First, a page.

10 Ways to Welcome the New Year

First off, Happy New Year!  I love this time of year where we get all sorts of ideas to do it right, and kick-start the year off.  It seems rather cliché to talk about how to make this year right.  Everyone is talking about it, and even give you some (awesome) tips to get started.

But let’s be honest–we’ll do these things, and maybe within the first 3 weeks of the year, the newness wears off, and we are back to doing what we were doing before.  I’ve been there–I know.

This year, I’ve started to do things differently–I’ve started to plan my new year back in 2018.  A bit excessive, I know, but I really wanted to make some changes.  It’s a well-known fact that changes do not happen overnight, so if we want changes, we have to plan for them.

Here are some things that I’ve started, and will be making an effort as this year progresses.  You can borrow some ideas, or take all of them (up to you), I just wanted to share with you what I’m doing.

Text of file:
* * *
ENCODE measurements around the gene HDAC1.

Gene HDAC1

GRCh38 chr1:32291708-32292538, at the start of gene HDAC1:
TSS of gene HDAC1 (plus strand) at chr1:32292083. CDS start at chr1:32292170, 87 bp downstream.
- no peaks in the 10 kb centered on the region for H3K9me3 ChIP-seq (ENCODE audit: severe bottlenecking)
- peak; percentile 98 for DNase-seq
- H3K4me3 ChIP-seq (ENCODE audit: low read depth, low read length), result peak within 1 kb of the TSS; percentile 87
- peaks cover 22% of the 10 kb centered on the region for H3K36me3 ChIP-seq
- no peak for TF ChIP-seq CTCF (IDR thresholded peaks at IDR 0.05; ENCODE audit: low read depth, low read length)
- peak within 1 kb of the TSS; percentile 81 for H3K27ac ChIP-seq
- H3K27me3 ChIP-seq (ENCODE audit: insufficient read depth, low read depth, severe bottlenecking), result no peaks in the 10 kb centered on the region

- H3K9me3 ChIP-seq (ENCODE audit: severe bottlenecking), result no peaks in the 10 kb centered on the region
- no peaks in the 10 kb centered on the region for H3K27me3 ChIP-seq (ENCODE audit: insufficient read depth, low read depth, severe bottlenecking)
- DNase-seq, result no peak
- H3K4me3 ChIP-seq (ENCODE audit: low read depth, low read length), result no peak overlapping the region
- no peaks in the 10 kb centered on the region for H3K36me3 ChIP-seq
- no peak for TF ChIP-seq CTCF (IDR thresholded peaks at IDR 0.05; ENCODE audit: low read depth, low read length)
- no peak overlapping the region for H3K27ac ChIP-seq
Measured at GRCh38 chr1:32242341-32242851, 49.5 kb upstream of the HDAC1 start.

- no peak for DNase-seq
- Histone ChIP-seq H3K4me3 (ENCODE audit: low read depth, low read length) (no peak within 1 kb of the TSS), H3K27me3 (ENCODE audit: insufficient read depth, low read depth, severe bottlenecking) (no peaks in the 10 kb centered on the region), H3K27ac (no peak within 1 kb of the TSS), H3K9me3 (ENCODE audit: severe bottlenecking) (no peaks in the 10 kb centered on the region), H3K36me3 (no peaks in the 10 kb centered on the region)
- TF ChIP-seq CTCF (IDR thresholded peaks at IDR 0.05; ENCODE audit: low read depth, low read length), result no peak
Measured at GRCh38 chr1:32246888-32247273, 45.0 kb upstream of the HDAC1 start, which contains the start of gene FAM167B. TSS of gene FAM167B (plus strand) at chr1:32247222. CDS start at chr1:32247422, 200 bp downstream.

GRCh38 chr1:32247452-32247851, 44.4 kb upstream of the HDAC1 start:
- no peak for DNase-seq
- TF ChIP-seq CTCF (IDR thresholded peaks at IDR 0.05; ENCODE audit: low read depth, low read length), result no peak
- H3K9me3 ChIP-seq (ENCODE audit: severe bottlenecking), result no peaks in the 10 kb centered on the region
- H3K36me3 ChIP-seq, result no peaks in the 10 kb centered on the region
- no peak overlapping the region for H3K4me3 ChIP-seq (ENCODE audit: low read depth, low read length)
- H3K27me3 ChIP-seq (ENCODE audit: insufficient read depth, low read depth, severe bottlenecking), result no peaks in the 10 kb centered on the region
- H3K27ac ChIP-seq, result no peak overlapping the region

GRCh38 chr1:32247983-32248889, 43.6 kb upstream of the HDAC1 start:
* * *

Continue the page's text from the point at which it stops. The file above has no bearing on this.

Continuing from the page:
1. Surround yourself with positive people.


It’s common knowledge that we tend to behave the same way as the people we surround ourselves with. It doesn’t matter if you are trying to lose weight, quit a bad habit, or pick up a new one.

The same goes for those who tend to be on the negative side. From my experience, negative people (those that complain, never find anything going well in the world) tend to zap all of my energy. I need my energy.

I can start the day in a great mood, and person negative starts, and those are my good vibes. For my sake, and those around me, I’m going to have to surround myself with positive people.


  2. Don’t make resolutions, plan